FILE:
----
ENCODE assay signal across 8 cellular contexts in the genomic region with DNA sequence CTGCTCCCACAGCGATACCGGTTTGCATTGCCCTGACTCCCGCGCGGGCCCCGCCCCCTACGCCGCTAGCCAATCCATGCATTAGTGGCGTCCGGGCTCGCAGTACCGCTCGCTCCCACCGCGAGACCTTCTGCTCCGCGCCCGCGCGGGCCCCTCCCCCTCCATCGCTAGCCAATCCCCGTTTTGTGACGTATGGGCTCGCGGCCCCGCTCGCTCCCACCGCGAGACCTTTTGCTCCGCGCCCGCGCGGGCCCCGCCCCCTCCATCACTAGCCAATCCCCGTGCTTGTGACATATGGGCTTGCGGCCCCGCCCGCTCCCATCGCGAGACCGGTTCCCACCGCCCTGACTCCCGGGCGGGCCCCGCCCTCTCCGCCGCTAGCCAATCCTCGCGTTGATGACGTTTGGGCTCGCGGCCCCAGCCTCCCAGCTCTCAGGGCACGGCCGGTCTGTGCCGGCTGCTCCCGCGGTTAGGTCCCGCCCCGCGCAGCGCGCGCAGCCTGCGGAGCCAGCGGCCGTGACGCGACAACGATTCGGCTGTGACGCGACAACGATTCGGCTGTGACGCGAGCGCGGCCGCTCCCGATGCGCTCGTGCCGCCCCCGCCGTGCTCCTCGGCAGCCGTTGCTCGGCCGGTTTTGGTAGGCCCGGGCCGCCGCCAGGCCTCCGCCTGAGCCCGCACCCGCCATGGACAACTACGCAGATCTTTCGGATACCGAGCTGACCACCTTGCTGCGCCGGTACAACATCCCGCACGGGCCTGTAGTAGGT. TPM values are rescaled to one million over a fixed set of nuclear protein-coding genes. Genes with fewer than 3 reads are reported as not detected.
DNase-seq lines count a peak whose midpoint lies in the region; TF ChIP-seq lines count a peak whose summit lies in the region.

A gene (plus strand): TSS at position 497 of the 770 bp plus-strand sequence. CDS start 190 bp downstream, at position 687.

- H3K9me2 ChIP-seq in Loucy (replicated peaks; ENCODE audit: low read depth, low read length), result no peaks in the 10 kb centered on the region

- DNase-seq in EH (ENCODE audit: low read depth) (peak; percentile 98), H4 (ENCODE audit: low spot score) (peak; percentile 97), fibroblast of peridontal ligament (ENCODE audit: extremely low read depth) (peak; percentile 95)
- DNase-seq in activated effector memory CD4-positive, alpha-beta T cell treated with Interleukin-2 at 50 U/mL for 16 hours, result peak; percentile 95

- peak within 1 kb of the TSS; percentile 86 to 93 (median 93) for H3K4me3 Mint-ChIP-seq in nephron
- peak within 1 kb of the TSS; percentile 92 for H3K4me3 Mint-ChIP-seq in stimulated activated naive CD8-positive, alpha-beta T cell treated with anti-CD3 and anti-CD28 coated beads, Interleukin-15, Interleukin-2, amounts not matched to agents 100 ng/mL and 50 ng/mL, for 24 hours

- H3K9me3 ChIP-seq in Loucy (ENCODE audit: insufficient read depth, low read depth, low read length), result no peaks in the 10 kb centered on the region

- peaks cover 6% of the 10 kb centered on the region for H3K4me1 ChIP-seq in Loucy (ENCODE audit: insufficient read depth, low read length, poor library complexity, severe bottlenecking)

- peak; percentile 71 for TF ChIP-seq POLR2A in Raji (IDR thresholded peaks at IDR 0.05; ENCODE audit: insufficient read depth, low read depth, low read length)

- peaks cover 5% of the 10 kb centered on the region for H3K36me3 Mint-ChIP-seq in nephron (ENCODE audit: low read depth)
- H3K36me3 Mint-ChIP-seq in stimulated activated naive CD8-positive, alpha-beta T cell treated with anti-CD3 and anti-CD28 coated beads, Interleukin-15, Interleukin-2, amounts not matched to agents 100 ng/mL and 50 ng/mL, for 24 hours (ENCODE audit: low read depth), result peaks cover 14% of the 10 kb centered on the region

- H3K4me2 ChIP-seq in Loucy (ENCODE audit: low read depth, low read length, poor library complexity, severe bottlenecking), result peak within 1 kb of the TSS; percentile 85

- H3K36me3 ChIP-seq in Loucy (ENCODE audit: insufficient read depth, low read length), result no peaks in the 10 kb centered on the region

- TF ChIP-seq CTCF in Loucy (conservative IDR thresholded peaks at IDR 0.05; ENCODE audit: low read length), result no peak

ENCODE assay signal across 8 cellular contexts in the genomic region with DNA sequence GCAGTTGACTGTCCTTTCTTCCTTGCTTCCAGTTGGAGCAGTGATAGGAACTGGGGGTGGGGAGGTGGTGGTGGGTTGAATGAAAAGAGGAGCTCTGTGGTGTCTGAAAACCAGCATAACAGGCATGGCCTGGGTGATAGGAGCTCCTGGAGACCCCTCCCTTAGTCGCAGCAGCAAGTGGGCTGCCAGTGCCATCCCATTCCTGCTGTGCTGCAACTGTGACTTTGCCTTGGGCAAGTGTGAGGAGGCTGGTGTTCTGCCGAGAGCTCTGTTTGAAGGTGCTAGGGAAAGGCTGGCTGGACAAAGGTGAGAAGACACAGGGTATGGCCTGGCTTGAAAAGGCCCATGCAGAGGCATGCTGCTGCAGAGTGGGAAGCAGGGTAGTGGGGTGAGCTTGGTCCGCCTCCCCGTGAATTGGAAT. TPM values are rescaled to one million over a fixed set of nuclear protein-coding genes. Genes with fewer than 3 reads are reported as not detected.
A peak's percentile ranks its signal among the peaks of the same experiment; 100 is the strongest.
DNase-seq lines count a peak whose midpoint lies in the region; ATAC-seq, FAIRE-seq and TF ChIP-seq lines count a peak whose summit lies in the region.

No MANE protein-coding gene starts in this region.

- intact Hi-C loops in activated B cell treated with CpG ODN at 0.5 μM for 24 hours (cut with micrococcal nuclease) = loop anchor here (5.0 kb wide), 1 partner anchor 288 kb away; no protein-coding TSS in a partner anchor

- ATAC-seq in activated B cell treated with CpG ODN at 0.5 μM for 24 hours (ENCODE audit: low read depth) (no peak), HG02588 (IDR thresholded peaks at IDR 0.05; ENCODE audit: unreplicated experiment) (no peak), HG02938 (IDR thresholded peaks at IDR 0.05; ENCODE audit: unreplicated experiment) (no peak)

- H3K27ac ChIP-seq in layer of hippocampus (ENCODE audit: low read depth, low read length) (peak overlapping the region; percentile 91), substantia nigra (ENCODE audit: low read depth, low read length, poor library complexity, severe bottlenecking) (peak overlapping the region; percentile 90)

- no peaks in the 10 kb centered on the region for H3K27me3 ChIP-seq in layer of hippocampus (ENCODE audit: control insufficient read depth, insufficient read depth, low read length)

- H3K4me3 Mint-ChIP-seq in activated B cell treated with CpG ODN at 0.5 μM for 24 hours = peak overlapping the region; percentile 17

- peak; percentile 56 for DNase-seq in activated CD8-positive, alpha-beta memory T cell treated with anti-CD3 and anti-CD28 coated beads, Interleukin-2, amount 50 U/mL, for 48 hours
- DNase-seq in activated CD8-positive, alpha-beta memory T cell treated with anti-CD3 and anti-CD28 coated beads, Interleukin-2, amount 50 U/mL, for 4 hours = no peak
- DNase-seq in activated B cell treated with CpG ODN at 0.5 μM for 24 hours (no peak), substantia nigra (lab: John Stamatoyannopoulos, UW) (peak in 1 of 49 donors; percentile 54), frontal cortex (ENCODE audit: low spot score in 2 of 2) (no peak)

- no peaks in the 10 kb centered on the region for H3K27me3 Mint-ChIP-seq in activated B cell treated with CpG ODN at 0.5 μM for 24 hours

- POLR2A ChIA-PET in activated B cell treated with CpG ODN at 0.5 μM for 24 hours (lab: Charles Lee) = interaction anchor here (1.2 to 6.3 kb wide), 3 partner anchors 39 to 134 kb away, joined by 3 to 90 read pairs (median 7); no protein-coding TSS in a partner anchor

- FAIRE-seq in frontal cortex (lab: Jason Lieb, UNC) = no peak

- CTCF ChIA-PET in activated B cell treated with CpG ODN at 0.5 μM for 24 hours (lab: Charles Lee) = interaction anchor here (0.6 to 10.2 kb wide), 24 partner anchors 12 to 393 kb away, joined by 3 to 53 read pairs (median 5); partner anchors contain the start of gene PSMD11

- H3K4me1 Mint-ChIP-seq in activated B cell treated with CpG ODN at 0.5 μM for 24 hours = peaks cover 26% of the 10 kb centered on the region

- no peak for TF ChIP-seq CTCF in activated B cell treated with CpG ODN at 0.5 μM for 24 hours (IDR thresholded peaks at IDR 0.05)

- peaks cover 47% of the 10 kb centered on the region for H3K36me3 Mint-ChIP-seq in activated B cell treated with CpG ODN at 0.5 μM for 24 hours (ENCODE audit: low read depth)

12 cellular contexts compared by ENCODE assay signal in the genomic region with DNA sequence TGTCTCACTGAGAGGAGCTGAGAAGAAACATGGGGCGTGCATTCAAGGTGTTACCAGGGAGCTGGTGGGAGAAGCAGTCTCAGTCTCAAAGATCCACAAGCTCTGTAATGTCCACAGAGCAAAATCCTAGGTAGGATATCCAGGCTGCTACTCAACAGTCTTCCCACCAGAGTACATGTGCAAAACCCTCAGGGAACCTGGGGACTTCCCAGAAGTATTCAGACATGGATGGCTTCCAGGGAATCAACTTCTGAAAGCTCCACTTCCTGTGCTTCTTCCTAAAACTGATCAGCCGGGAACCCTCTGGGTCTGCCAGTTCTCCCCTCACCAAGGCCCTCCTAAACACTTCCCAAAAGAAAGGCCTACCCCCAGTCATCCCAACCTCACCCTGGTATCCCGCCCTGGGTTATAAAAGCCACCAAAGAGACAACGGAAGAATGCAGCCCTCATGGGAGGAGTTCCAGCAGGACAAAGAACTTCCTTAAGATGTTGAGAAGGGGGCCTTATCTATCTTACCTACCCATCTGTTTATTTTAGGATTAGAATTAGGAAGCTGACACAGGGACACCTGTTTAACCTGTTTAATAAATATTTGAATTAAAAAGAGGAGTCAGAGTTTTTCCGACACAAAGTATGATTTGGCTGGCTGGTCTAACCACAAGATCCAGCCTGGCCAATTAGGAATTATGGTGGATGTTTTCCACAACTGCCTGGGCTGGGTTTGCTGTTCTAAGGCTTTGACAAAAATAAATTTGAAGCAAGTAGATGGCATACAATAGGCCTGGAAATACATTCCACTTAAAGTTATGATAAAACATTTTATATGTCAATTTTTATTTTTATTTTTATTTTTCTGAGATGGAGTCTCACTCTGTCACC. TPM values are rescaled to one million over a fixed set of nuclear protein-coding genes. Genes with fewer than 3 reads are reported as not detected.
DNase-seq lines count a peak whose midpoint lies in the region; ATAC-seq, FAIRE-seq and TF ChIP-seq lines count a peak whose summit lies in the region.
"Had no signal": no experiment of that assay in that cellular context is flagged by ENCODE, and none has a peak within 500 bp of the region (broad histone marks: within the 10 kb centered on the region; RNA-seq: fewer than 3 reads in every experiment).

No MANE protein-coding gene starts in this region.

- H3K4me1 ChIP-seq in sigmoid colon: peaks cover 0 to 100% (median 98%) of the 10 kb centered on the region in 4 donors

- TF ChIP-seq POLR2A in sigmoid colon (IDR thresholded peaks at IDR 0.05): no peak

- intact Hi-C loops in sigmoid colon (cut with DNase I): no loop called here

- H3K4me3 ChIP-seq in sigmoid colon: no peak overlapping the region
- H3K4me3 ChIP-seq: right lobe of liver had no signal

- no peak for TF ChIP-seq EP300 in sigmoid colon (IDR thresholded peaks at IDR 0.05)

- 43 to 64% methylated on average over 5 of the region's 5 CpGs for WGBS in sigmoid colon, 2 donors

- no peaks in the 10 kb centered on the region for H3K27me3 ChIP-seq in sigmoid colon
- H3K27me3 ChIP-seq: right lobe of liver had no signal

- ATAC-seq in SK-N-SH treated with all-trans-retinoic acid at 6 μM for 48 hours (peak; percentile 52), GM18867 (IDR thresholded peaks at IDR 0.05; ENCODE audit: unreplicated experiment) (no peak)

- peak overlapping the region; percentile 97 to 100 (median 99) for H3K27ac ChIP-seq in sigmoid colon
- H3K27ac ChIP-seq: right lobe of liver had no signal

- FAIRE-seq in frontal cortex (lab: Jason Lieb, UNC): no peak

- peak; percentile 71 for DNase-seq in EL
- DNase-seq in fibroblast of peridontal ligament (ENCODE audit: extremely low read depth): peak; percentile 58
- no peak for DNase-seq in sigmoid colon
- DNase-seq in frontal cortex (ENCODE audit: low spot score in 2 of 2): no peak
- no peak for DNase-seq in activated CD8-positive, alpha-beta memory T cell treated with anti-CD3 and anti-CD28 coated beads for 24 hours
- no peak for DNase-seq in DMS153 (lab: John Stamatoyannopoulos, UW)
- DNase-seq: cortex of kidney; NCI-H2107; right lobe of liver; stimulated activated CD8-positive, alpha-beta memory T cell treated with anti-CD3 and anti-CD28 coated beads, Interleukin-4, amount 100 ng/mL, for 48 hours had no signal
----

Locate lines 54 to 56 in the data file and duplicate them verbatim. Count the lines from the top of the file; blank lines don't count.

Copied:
- DNase-seq in fibroblast of peridontal ligament (ENCODE audit: extremely low read depth): peak; percentile 58
- no peak for DNase-seq in sigmoid colon
- DNase-seq in frontal cortex (ENCODE audit: low spot score in 2 of 2): no peak